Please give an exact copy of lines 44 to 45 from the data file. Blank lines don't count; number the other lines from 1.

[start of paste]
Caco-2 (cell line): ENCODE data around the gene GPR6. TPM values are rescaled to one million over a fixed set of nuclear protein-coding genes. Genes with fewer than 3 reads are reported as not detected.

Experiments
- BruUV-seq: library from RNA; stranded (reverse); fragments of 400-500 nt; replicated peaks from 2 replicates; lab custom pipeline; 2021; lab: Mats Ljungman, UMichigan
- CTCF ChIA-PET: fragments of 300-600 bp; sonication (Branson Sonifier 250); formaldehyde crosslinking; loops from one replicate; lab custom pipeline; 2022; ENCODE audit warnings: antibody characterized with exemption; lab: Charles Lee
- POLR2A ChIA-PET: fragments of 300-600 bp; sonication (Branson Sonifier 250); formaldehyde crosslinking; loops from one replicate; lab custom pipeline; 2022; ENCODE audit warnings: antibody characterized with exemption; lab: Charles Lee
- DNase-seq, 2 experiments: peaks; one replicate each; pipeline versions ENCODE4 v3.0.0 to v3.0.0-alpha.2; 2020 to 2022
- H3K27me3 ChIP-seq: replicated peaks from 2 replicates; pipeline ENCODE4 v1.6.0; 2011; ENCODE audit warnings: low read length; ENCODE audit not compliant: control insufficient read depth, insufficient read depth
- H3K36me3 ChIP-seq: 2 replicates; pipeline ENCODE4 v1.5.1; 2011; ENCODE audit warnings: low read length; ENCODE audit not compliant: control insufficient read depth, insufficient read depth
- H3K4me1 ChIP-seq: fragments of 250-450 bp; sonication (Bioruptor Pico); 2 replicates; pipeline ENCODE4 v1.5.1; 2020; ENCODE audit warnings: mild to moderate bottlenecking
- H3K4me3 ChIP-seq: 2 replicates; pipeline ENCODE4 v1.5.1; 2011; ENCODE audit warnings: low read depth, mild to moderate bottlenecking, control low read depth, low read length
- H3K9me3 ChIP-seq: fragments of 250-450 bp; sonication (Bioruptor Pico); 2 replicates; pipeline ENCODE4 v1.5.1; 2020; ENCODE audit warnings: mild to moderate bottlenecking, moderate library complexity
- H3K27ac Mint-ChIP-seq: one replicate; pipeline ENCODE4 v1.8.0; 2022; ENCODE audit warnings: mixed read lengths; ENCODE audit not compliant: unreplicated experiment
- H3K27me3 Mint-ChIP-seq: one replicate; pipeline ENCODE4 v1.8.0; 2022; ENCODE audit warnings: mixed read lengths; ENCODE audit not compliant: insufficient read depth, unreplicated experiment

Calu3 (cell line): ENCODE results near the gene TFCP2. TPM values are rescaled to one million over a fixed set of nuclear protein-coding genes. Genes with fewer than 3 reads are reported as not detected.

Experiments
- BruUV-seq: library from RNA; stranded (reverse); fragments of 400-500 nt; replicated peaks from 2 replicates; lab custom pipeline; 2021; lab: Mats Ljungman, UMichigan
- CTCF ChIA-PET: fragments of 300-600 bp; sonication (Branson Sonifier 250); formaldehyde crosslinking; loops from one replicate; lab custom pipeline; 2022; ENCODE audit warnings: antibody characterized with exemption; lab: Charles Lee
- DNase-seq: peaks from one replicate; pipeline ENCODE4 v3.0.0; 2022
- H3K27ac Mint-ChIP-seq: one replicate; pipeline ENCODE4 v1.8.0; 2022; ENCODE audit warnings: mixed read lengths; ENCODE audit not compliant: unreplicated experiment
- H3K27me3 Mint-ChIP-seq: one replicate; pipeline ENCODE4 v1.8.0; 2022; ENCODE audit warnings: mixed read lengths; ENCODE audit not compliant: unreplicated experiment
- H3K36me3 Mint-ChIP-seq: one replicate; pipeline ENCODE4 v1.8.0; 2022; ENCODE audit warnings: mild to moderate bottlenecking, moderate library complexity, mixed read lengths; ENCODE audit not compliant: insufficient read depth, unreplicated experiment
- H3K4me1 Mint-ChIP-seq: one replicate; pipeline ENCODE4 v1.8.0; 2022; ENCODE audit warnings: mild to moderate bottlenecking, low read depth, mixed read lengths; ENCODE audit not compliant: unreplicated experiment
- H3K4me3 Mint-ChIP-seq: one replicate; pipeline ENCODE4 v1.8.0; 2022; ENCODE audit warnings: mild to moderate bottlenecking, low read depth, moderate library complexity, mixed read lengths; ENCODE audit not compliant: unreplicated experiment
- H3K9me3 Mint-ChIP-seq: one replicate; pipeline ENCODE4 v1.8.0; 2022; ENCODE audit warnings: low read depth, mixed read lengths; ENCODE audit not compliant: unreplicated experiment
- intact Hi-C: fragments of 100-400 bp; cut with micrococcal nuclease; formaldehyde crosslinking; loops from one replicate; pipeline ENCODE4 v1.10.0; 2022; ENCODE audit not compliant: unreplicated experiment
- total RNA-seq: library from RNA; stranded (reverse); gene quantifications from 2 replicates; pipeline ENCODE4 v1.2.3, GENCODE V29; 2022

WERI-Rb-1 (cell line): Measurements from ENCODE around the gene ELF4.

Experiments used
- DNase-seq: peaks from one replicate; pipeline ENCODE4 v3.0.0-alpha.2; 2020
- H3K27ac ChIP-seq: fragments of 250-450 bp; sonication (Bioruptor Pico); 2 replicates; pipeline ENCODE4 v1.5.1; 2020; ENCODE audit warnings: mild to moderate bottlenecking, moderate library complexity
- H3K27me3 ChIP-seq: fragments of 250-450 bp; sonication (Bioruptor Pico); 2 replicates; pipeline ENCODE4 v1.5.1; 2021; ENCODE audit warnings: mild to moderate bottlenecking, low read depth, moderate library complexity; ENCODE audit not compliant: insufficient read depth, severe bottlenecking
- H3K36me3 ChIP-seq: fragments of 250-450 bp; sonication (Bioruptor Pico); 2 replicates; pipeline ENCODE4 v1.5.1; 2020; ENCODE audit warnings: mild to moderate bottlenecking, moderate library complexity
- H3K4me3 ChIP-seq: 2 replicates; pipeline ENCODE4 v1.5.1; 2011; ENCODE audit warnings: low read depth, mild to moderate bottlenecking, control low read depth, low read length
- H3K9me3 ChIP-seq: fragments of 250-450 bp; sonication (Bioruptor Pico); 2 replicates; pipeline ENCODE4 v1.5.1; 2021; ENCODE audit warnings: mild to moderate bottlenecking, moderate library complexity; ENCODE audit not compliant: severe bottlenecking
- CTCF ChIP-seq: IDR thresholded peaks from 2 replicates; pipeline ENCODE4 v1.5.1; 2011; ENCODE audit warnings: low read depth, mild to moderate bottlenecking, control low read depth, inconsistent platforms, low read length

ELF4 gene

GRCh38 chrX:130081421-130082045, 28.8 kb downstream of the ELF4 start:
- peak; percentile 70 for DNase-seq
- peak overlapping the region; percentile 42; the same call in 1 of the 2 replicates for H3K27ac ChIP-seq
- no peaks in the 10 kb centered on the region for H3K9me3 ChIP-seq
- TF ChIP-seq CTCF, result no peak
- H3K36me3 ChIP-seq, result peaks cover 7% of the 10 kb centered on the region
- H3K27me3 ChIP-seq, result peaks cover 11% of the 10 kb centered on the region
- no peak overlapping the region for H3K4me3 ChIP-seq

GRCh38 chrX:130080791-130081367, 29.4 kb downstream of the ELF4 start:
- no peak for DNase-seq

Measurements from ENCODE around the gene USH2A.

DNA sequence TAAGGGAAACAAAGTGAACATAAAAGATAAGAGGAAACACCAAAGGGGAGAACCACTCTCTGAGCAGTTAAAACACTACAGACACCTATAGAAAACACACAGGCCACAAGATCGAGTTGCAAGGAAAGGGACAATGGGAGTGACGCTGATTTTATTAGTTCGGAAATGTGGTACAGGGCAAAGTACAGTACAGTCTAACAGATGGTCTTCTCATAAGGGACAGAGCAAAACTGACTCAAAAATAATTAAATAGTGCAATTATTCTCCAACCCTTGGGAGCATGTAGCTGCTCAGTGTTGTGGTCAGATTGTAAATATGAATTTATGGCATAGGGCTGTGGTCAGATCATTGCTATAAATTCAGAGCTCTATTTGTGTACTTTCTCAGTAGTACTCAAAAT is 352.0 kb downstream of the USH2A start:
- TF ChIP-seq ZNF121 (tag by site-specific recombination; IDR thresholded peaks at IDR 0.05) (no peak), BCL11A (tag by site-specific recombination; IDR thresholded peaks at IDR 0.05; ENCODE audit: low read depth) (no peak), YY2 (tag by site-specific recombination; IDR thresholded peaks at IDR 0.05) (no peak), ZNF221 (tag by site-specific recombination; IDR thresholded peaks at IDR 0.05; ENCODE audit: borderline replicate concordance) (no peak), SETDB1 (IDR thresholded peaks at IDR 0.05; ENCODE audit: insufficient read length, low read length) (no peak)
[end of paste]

- no peak overlapping the region for H3K4me3 ChIP-seq

GRCh38 chrX:130080791-130081367, 29.4 kb downstream of the ELF4 start: